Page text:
4. Align regional organizations.
As with U.N. approval, the approval of regional organizations — in this case, most obviously the Arab League — can help rally political will at home for many nations. This was evident in Libya, where many Arab countries (UAE, Qatar, Jordan) participated. Other regional organizations have a stake as well, notably the European Union — which is being deliberately threatened and its nationals targeted by IS. Even the African Union should be pulled into the discussion, as jihadists on that continent threaten to widen the conflict. Getting these disparate entities pulled together can be very helpful.
5. Engage NATO fully.
While the alliance is currently saying all the right things, total NATO help thus far has been minimal — merely organizing some flights, tracking logistics, and offering moral support. NATO is the richest and most capable military-political organization in history: Its 28 nations have 52 percent of the world’s GDP and over 3 million troops on active duty, along with more than 24,000 military aircraft. It has deep recent combat experience in Afghanistan, Libya, the Balkans, and on counterpiracy. It can and should do much more, and could act as a central organizing feature of an anti-IS coalition.
6. Appoint a strong manager.
The choice of Gen. John Allen is inspired. In addition to 19 months leading the warfighting coalition on the ground in Afghanistan, he has deep experience building coalitions in the Arab world, notably in Iraq and especially with the Sunni tribes. He also has the diplomatic skills and the calm personality that lends itself to this type of work.
He should be provided with an ambassador with recent experience in the region as a deputy and with a full-time, three-star, active-duty U.S. military officer with similar experience. He must be fully staffed and provided the logistics (dedicated Gulfstream V, secure instantaneous communications, etc.) — and then he must get on the road immediately. Even in this age of powerful communication tools, personal contact trumps everything.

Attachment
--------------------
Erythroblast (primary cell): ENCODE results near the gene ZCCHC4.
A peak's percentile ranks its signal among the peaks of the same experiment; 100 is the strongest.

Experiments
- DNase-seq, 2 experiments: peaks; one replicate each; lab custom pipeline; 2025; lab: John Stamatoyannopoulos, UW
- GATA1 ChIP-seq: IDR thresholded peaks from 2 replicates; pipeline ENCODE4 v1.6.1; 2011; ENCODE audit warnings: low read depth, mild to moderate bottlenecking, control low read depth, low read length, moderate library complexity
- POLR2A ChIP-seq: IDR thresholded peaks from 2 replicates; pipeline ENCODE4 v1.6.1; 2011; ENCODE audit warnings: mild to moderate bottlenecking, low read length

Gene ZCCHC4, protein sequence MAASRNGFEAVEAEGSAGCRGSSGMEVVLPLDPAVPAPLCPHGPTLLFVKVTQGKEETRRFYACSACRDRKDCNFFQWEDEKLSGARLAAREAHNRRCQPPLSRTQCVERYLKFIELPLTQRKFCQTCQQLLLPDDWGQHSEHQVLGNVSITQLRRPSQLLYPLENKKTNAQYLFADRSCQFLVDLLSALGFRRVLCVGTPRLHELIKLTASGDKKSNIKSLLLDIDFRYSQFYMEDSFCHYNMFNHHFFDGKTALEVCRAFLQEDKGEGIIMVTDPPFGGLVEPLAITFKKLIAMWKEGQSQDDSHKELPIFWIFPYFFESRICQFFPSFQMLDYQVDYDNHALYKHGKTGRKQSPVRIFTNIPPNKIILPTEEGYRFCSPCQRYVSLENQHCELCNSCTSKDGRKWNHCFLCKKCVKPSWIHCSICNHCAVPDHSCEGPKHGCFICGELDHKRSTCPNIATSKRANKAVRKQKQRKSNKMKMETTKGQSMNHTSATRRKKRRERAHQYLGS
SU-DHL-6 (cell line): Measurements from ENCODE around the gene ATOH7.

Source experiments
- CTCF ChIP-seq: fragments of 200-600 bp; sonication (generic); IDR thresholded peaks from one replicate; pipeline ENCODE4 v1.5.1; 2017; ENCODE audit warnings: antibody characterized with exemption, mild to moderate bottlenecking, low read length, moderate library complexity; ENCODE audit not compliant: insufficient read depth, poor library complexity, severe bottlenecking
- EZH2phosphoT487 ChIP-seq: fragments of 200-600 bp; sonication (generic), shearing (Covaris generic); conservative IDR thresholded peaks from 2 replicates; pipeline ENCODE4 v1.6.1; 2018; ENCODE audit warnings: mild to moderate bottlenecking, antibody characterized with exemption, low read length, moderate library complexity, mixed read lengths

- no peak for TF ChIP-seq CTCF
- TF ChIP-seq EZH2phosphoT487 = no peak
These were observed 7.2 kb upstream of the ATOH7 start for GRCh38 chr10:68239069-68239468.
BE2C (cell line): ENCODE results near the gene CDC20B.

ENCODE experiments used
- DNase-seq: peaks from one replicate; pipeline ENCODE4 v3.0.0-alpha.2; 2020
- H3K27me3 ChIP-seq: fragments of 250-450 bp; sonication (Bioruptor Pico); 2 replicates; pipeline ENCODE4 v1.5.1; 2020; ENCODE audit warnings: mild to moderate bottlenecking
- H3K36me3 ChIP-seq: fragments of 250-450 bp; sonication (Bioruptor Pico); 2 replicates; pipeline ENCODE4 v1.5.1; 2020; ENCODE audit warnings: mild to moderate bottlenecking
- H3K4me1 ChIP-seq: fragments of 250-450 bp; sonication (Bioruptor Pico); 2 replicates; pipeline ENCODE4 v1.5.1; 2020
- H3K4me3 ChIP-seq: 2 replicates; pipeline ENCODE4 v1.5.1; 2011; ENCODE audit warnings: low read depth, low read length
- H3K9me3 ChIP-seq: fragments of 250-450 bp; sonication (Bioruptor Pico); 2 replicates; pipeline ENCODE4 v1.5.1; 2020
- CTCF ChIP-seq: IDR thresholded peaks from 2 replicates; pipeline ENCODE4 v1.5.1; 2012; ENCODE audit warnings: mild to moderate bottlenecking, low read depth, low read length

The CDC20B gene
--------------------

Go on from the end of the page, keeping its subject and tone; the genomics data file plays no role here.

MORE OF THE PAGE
7. Create a force-generation mechanism.
As offers start rolling in — aircraft sorties, anti-tank companies, logistic support, field hospitals, and on and on — someone has to organize them. Indeed, almost as soon as the campaign against the Islamic State is put in place, the commanders will have specific needs and a wish list to put in front of the nations. Matching the needs of the field commanders to the nations that are offering support is difficult, technical, and complex. NATO devotes a four-star British general (the deputy to the supreme allied commander, my old job) and a staff to do this. If U.S. Central Command intends to orchestrate the campaign against IS, they need to set up a full-time staff element to generate, apportion, and move forces forward. The sooner this is put in place, the better.
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As the coalition gets up and running, there are lots of other things to consider, like the use of donor conferences at the level of the secretary of state or secretary of defense; how to integrate with civilian agencies on the ground in the region (many of the Islamic State’s hostages are aid workers); whether and when to hold summits with heads of state and governments; the applicability of financial and economic tools by the coalition; and how to structure command and control on the ground. All of this will come with time. The ideas above are just a beginning, as the coalition comes together.
We know how to do this — let’s get underway.